A Saucy Love Affair

I'm currently teaching a class at Le Cordon Bleu Chicago that focuses for the first week on teaching students how to prepare the classic repertoire of French sauces. We begin with sauces thickened with a roux made from flour and butter, then we move into the family of sauces that use butter as their main ingredient, and then we focus on the one classic sauce preparation that inspires so much passion in me, that I can truly say that I'm madly, crazily in love with it. You guessed it...Mayonnaise!

Stage magicians may know some slight of hand tricks that look amazing at first glance, but nothing can compete with the very real magic involved in the preparation of a lovely, rich, tangy, savory, sweet bowl of fluffy mayonnaise. It's the magic (and science) of emulsions that I'm referring to, of course. For those of you unfamiliar with this essential kitchen technique, we're talking about combining in a suspension, by way of vigorous agitation, two liquids that really don't want to be mixed together. In the kitchen, these two liquids are very often an oil or fat of some sort, and a watery acid such as vinegar or citrus juice. Some emulsions, like a simple vinaigrette, are "temporary", and separate back into their component parts after a period of inactivity. Other emulsions, like mayonnaise, are "permanent" because we use ingredients in their preparation called emulsifiers, which help to more firmly hold the normally repellent liquids' molecules in a fine suspension that won't easily separate.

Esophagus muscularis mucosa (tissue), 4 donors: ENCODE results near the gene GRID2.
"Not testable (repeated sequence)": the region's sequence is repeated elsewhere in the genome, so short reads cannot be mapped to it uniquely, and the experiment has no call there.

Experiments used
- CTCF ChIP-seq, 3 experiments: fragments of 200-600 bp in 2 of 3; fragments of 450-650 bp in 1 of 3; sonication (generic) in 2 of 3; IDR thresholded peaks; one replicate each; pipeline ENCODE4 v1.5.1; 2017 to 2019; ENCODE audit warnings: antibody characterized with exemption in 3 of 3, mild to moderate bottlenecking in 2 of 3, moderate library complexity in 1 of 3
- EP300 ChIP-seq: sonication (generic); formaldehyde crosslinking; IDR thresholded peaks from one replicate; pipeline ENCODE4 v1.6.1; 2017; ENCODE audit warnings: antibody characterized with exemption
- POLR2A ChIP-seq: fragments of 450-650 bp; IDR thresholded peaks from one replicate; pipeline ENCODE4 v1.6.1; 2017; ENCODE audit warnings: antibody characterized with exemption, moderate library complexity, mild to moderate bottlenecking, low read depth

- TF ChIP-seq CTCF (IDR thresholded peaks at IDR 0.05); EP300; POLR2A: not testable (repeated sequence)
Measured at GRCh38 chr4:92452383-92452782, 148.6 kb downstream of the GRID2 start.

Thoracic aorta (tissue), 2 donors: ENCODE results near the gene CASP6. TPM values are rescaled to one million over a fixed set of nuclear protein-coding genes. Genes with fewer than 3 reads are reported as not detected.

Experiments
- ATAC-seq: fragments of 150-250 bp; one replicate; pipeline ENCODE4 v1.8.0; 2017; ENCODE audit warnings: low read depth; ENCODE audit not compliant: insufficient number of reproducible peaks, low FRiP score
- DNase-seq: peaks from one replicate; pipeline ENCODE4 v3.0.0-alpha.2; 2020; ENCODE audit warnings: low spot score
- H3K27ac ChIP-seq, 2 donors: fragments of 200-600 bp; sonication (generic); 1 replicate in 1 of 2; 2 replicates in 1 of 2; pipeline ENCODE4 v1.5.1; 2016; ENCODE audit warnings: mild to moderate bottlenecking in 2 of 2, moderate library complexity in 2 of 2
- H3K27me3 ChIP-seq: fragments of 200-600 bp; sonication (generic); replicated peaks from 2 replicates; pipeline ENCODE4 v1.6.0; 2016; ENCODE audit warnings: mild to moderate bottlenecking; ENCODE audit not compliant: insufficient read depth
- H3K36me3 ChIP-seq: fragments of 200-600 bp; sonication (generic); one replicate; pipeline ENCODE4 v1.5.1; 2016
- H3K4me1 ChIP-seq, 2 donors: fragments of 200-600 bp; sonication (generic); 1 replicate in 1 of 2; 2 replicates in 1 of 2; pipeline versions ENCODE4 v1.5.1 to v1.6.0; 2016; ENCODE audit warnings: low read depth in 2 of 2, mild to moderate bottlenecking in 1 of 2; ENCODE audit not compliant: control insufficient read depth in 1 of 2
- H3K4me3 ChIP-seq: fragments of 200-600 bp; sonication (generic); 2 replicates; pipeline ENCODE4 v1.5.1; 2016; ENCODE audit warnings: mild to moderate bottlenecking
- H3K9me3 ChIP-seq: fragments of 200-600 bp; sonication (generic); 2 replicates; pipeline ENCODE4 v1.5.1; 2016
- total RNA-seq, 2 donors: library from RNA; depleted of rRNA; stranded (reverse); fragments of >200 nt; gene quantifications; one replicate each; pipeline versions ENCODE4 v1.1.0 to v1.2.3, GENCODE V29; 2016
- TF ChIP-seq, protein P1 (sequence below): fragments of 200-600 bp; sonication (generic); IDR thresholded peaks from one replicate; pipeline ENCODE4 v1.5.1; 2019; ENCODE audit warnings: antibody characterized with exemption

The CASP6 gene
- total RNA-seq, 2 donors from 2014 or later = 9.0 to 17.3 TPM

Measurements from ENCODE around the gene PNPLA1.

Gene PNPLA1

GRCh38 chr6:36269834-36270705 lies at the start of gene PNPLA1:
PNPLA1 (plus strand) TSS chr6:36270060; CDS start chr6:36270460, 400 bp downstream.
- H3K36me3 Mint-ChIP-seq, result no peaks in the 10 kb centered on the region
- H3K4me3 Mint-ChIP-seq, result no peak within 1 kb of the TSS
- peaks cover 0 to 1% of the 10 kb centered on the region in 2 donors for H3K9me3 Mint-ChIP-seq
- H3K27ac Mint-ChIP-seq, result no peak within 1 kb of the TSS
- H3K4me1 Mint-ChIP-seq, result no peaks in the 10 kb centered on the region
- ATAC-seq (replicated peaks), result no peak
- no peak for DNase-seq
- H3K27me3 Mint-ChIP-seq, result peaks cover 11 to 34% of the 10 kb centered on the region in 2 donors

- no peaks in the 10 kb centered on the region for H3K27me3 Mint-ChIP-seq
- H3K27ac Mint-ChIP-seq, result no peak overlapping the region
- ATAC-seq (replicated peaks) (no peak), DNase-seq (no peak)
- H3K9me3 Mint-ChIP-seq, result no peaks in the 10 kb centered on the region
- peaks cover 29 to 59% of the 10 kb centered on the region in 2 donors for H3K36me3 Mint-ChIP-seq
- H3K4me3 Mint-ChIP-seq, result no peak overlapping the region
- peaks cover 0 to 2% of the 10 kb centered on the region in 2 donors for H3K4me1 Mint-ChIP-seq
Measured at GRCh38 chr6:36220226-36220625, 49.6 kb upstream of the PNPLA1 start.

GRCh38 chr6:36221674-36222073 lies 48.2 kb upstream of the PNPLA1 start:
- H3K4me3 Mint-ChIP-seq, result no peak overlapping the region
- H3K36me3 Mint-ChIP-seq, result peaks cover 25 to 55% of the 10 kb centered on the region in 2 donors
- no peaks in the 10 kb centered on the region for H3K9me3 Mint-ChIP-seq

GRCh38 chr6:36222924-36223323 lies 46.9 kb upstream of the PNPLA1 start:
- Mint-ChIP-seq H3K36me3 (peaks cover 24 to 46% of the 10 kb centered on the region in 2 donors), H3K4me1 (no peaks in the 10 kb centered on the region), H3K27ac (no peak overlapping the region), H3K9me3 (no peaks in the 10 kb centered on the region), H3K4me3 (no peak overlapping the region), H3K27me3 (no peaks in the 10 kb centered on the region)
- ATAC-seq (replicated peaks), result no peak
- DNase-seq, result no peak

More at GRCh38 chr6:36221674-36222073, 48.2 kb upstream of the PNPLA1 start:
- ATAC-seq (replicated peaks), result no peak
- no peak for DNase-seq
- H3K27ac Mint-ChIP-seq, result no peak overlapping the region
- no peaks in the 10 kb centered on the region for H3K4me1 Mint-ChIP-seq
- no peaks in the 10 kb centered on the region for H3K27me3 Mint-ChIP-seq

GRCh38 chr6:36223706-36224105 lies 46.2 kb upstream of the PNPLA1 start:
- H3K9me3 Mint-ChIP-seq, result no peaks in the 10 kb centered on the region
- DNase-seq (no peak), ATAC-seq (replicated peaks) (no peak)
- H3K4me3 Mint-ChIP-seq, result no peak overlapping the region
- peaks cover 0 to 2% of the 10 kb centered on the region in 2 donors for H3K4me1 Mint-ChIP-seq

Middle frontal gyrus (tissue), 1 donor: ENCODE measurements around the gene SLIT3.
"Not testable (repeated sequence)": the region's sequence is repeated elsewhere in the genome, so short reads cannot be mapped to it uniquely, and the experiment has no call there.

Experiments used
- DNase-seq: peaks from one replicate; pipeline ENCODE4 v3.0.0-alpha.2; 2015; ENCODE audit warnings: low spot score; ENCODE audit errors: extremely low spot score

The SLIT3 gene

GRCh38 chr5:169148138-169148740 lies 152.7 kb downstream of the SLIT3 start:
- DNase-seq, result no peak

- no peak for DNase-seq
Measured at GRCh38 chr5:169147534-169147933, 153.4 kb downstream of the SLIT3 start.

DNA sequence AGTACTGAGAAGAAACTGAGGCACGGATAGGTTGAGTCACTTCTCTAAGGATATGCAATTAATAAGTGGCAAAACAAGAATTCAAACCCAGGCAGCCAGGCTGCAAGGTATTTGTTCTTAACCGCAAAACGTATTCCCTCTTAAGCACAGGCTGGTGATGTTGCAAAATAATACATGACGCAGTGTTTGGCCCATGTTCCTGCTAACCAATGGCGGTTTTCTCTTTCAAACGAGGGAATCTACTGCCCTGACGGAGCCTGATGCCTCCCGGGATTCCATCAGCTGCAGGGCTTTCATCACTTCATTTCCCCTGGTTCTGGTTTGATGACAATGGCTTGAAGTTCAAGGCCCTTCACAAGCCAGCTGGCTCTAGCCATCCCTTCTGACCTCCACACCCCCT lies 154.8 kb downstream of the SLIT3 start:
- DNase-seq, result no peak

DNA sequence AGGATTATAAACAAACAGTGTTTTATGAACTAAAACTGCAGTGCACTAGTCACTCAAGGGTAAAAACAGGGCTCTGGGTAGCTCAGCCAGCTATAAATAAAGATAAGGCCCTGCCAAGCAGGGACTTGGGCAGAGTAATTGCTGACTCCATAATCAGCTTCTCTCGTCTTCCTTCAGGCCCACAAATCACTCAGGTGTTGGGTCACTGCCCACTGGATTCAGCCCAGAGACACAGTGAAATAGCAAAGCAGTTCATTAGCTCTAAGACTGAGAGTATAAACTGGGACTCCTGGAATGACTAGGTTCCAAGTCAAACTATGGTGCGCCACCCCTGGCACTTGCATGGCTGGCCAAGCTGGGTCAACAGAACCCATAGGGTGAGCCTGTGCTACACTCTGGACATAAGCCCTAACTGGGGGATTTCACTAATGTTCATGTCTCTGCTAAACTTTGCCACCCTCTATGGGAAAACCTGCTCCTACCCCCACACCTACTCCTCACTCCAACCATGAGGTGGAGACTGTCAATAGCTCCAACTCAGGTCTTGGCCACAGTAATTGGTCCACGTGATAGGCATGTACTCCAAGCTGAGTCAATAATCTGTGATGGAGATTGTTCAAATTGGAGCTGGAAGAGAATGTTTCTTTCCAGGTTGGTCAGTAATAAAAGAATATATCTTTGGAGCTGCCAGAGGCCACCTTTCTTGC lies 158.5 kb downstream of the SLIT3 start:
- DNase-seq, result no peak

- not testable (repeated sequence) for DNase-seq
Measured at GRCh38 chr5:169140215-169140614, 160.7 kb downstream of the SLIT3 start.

While there is certainly some real magic involved in breaking up an emulsions' component liquids into microscopic droplets and trapping them in a suspension, the core of my passion and love of mayonnaise lays mainly in its taste, texture, and versatility. Basic mayonnaise is obviously wonderful on cold roasted poultry (what would the turkey sandwich at midnight on Thanksgiving be without mayo?), but I'll bet you've never tried a peanut butter and mayonnaise sandwich on soft whole wheat bread with a glass of cold milk. Try it first, then see what you have to say about it. Lastly, you can pretty much mix anything into a basic mayonnaise and create your own delicious sauce to accompany any number of main dishes. More on the wonders of mayonnaise to follow!

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